Outdated human platelet concentrates in human plasma (2-4 x 10n/unit; unit = 200-250 ml) were the source of hPL. They were received from healthy donors at the Transfusion Centre of the University Medical Center Mainz with sterile instruments. Samples were tested negative for hepatitis B, C and E, HIV, CMV, parvovirus B19, and Treponema pallidum. The concentrates had been manufactured by apheresis (aPC), and were no more than 3 days too old to be given to patients. Manufacturing and specifications of the aPC were in accordance with the German law (BMJV, 2005) and German guidelines (Bundesarztekammer, 2017). The concentrates were stored at -80[degrees]C. We worked with four independent pools of hPL generated by combining at least 3 platelet units each from a different donor. This strategy was chosen to reduce donor-dependent variations. Platelets were disrupted by freezing (-80[degrees]C) and thawing (37[degrees]C) cycles to generate platelet lysate. The lysates were centrifuged twice at 2600xg for 20 min to remove larger cell fragments, then sterile-filtered through a 0.22 [micro]M membrane.

Cell lines and adaptation process

We adapted three human leukemia cell lines (K562, NB4, and MV4-11) as well as HCT116 colon cancer cells to culture media (RPMI for K562, NB4, and MV4-11 and DMEM for HCT116 (media from Sigma-Aldrich)) containing 10% FCS, 5% FCS, 1% FCS (Gibco), 5% hPL or 1% hPL. To block coagulation, 2 U/ml heparin were added to the media containing hPL for K562, NB4 and MV4-11 cells and 4 U/ml were added for HCT116 cells. All media contained 1% penicillin/streptomycin (Gibco); RPMI medium was additionally supplemented with 2% L-glutamine. Cells were adapted for at least 3 weeks before the first experiments. Every 3-4 days, cells were suspended firmly, passaged in a ratio of 1:15-1:20, and fresh medium was added. Adherent HCT116 cells were washed with phosphate buffered saline (PBS), detached from the culture flasks by trypsin/EDTA (0.5 g/l), and also passaged in a ratio of 1:15-1:20. We analyzed cell morphology by light microscopy (Axiovert 35, Carl Zeiss). Growth kinetics were examined by counting. Cell cycle distributions were investigated by flow cytometry (FACS Canto II, BD Biosciences). To assess whether cells grown with hPL can be frozen and thawed for continuous propagation, we froze cells in culture media containing 5% hPL and 10% DMSO at -80[degrees]C overnight and then in liquid nitrogen for up to about one year. Thawed cells grew similarly to those that had been frozen with 10% FCS. All cells were in culture for no longer than three months and were tested monthly for mycoplasma contamination. K562 and NB4 cells were provided by Dr Manuel Grez (Frankfurt, Germany), MV4-11 cells by Prof. Dr Frank-Dietmar Bohmer (Jena, Germany), and HCT116 cells by Prof. Dr. Bert Vogelstein (Maryland, USA). Moreover, cells were authenticated by DNA fingerprint as specified (Pons et al., 2018; Goder et al., 2018).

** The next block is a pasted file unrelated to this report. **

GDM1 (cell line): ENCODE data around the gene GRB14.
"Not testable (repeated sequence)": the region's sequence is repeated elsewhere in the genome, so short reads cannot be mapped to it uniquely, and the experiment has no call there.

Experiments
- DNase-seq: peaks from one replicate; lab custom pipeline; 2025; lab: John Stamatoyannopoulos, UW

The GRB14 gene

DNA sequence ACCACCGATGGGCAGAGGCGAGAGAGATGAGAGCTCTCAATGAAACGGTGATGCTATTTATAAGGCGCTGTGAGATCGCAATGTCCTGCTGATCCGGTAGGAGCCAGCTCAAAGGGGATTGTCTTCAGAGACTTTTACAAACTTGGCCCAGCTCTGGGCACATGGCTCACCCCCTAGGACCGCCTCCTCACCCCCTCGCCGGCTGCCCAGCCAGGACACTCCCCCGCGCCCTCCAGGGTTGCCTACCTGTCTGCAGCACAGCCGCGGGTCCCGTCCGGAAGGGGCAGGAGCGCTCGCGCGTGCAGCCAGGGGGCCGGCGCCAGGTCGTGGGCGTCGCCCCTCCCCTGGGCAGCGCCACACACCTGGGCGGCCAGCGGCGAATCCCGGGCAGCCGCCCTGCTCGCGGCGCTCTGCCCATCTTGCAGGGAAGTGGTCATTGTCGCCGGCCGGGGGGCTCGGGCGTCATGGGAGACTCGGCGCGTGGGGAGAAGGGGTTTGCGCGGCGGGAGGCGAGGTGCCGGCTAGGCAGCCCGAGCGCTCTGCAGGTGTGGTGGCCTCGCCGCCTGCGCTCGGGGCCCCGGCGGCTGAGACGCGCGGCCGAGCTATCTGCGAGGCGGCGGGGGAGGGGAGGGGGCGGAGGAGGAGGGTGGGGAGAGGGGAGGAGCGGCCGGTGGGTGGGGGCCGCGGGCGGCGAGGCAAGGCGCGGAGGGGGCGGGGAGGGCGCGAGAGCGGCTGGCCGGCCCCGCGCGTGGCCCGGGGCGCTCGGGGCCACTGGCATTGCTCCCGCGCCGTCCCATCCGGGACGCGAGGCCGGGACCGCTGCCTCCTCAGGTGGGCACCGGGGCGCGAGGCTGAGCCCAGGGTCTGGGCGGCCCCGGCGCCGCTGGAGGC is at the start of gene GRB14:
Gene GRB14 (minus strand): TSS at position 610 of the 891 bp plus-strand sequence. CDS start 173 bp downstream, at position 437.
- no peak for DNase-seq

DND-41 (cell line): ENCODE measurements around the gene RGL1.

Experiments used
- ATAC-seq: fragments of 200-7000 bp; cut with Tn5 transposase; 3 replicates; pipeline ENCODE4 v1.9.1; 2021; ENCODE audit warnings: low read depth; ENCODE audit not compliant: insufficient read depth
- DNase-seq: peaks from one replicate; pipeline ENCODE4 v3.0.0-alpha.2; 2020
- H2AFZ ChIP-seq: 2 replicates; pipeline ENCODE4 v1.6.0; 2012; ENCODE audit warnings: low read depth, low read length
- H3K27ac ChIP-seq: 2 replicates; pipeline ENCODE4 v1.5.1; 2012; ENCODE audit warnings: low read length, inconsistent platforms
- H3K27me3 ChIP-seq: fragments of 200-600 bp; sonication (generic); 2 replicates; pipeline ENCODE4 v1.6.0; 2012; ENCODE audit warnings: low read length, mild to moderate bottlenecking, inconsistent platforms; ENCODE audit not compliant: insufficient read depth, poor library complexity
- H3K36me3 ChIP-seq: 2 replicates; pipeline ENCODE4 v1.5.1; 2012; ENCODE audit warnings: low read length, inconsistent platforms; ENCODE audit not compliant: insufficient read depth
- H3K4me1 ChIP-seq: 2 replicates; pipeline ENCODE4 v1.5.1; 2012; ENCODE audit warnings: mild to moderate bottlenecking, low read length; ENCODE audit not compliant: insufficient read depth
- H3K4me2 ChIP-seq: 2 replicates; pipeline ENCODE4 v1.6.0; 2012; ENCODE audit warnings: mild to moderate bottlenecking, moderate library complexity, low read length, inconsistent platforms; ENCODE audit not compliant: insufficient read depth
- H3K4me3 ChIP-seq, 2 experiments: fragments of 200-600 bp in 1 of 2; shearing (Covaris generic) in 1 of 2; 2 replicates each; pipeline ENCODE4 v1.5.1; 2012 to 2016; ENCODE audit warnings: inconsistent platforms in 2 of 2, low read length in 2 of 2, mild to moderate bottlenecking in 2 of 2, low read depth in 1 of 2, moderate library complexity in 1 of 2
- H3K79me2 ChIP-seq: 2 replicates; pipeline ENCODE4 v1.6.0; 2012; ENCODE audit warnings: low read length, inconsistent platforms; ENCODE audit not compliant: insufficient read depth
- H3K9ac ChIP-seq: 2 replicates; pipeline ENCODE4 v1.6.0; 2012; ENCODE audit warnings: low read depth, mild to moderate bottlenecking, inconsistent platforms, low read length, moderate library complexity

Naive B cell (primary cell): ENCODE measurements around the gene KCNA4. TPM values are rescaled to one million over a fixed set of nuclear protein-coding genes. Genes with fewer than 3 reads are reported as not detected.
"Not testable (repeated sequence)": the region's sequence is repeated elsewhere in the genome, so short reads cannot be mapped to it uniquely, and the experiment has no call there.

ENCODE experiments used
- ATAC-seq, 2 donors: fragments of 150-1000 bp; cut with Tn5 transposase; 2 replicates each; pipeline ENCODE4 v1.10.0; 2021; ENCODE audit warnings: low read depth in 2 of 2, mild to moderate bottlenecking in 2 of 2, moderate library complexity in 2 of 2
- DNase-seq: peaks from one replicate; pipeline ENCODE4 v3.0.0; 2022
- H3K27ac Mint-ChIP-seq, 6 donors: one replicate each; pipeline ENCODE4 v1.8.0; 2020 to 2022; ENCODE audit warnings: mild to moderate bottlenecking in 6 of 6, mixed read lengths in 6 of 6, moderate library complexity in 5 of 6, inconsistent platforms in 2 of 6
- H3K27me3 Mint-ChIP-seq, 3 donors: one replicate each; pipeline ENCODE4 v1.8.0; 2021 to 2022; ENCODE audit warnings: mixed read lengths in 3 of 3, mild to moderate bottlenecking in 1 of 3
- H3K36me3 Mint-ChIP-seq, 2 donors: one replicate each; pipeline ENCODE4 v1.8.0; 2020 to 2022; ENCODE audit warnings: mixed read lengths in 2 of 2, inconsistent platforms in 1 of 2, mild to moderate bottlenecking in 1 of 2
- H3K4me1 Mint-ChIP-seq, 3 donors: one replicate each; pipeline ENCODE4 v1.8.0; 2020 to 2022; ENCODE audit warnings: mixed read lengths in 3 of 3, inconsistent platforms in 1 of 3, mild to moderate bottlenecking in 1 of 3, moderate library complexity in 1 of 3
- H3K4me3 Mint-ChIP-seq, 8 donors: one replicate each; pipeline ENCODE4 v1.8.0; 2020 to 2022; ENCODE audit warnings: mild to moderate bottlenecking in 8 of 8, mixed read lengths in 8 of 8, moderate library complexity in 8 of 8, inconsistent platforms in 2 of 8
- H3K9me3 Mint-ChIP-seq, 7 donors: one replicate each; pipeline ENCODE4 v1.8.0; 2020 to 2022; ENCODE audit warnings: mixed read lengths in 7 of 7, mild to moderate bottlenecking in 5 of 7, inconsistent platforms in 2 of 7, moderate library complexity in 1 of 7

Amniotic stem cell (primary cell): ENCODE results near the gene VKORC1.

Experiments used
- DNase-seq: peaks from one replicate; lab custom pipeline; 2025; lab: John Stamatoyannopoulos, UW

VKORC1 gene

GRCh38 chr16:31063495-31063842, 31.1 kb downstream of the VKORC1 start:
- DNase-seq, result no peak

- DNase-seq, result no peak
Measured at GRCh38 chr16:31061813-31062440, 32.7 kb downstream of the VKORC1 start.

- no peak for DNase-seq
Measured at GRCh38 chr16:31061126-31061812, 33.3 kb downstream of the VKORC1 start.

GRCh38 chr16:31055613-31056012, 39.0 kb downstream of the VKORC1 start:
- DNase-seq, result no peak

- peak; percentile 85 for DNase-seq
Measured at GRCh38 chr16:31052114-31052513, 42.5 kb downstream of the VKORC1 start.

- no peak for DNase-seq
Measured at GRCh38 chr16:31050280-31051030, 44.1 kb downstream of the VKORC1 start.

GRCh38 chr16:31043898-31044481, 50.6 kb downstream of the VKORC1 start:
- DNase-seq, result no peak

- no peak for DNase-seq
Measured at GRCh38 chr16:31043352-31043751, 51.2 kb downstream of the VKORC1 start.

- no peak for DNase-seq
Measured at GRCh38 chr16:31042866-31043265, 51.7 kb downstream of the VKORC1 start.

Drugs and chemicals

Romidepsin (stock solution: 1 mM in DMSO), entinostat (stock solution: 5 mM in DMSO), and irinotecan (stock solution: 10 mM in DMSO) were from Selleckchem; hydroxyurea (stock solution: 100 mM in PBS) was from Sigma-Aldrich; and imatinib (stock solution: 1 mM in DMSO) and marbostat-100 (stock solution: 10 mM in DMSO) were synthesized by A. Sellmer and S. Mahboobi. Marbostat-100 is patented as Mahboobi, Siavosh et al., Preperation of fused heterocyclic compunds as HDAC6 inhibitors and their uses; WO2016020369A1. Except for hydroxyurea, which was always freshly prepared right before treatment, all stock solutions were stored at -80[degrees]C. All drugs were diluted in PBS before treatment. Purity of all drugs from Selleckchem and Sigma-Aldrich was [greater than or equal to] 98% (HPLC). Imatinib and Marbostat-100 also had purities of at least 98% (imatinib: [sup.1]H-NMR; marbostat-100: [sup.1]H-NMR and elemental analysis).